Perhaps doing more isn’t what it should be about but doing you best at what your are currently doing (which it sounds like you are) and then being proud of that accomplishment.

    I’m really finding in my life, doing less and doing it well, while being able to embrace that as huge because I do it with two severely challenging illnesses, is paramounts to someone who is healthy getting a huge promotion or a new job.

    I can’t do what they do, but they can’t do what I do either.

    Anyway, sorry for the ramble. Sending you lots and lots of hugs!

  3. Fighting Fatigue, I have been in a terrible depression for a year. My husband of 30 years has been my rock and for 14 months the roles should have reversed and I have. not been able to handle the emotional side and the guilt has eaten me alive. I am a registered nurse….so our doctors and families think I am NOW able. I have not been able to work for 18 years. I also feel like I am inadequate and have ask for a divorce. My husband deserves an equal partner. I have an application in to my local college and fear of failure has left me frozen and confined to my home. Uncertainty and loss of MY control have created such inner turmoil that I am just existing…And somehow Fibro has the upper hand. IF ONLY I could….it is like your what if’s. I have also hunted my old bubbly perfect professional in control self and greive that loss as well.
    Sometimes misery doesn’t want company but your words were dejavu…I read them to my husband and he said “You could have written that,” Wishing you well~SuzQz

  4. Fast paced lifestyle and competitive ways can surely set for depression. There must be a positive and healthy change in one’s daily routine to bring about a deep seated redirection with one’s depression.

  5. laura Haines says:

    Sandy; I so understand what you are going through.I have the same feelings you do.I feel worthless,to my family and myself.I am on pain medicine,but it barely helps the fibro,and the depression is out of control,My Doctor raised my dosage of Cymbalta to 120 mg a day,I sure hope it helps.I will keep you in my thoughts and prayers.

    • Hi Laura – I am on really strong pain meds and I am still in misery all of the time. The pain keeps getting worse the older I get and nothing seems to help: exercise, therapy, water therapy, medication – nothing.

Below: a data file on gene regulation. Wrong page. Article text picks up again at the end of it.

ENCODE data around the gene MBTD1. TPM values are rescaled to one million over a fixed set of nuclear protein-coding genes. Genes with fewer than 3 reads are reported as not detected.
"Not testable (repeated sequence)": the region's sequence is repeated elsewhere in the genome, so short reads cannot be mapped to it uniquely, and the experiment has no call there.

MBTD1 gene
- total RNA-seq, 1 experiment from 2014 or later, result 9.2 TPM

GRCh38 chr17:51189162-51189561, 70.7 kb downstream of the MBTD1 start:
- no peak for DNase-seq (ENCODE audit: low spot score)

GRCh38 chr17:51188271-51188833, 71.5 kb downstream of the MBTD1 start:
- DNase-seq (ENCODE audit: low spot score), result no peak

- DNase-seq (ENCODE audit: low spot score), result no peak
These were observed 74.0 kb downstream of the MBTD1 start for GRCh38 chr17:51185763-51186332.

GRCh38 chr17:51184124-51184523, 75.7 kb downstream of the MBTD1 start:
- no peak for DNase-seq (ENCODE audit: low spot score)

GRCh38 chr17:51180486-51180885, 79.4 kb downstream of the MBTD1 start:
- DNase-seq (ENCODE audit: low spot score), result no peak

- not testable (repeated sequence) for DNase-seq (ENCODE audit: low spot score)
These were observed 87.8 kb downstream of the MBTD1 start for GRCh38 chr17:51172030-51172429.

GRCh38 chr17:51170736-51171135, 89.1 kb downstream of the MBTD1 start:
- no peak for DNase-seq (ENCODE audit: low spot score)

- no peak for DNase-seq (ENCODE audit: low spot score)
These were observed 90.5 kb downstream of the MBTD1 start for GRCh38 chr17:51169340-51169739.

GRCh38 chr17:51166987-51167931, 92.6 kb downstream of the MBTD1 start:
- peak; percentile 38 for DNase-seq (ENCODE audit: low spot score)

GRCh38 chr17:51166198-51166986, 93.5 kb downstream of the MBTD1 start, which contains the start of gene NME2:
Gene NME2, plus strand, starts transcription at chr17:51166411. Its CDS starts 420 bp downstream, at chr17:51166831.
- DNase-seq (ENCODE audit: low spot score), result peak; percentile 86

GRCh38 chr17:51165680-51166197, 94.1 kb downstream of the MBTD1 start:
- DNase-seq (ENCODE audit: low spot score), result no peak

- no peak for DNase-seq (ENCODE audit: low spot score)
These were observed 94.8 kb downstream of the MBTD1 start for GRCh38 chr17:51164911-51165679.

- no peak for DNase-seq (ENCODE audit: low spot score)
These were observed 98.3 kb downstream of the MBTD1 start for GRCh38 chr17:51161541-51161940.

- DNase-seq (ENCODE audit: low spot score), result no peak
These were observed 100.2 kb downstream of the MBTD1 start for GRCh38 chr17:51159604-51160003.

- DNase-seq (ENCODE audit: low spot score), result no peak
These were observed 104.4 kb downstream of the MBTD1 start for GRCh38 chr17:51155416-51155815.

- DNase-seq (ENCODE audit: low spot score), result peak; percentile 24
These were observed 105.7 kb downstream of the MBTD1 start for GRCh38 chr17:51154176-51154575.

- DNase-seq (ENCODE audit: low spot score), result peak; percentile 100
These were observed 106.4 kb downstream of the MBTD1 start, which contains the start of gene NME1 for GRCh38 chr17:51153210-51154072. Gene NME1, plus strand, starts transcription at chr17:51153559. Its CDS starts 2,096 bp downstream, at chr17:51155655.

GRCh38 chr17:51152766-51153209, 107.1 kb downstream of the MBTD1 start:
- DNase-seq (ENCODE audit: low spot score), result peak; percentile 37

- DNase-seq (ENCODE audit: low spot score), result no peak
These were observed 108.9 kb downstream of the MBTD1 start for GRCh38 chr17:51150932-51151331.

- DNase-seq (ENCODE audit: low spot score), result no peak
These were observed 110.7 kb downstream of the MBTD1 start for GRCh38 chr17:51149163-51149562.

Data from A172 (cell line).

6. I read that you take Prozac for the depression and sometimes have to double up. Prozac was the first anti-depressant I was on and it worked for a few years, but just like some other meds, after awhile they just don’t work as well. It seems that if your depression were controlled with the Prozac, situational things wouldn’t cause such awful down moods. It may be time to talk to your doctor about a change in depression meds. It took me years to find the right combination (I take Savella and Klonopin) for the anxiety and depression. Do you take anti-anxiety meds? FMS causes a whole host of mental issues and anxiety and depression go hand in hand. All that said…I think it was terrible that the manager didn’t even ask you if you thought you could handle the job, nor did he offer you a trial in the position to see you in action. That wasn’t fair and you could likely readdress the issue with those suggestions and possibly a better outcome.
    Blessings to you.

    • Hi Kelly, No, I am not on any anti-anxiety medication and I never have been but I probably should be. I have been on Prozac for a long time so I am probably immune to it now.

  7. I’m so sorry!! It often seems that people like you (and me) are the ones who suffer the most. The ones with the “go get it!” attitude! And it’s OK to feel sad, mad, down, upset, cheated, betrayed…!!! But just don’t stay there. Turn it around into something positive. You’ve heard the saying “When God closes one door…” well, it’s true. And there may be something about that job that He was protecting you from. But I agree…you should apply anyway!! And if you’re anything like me, you feel that the only people who truly “get” you are people out in cyber space that you don’t even know!! But I’m so glad we have the ability to share with each other. It would be very lonely without the support!! Hang in there, and don’t let closed doors defeat you! The PERSON inside you is and always will be still there. Your abilities have changed. I grieved for a long time about what I could no longer do. Then I started trying to focus on what I COULD do. We are still important people with a LOT to contribute!! gentle (((( ))))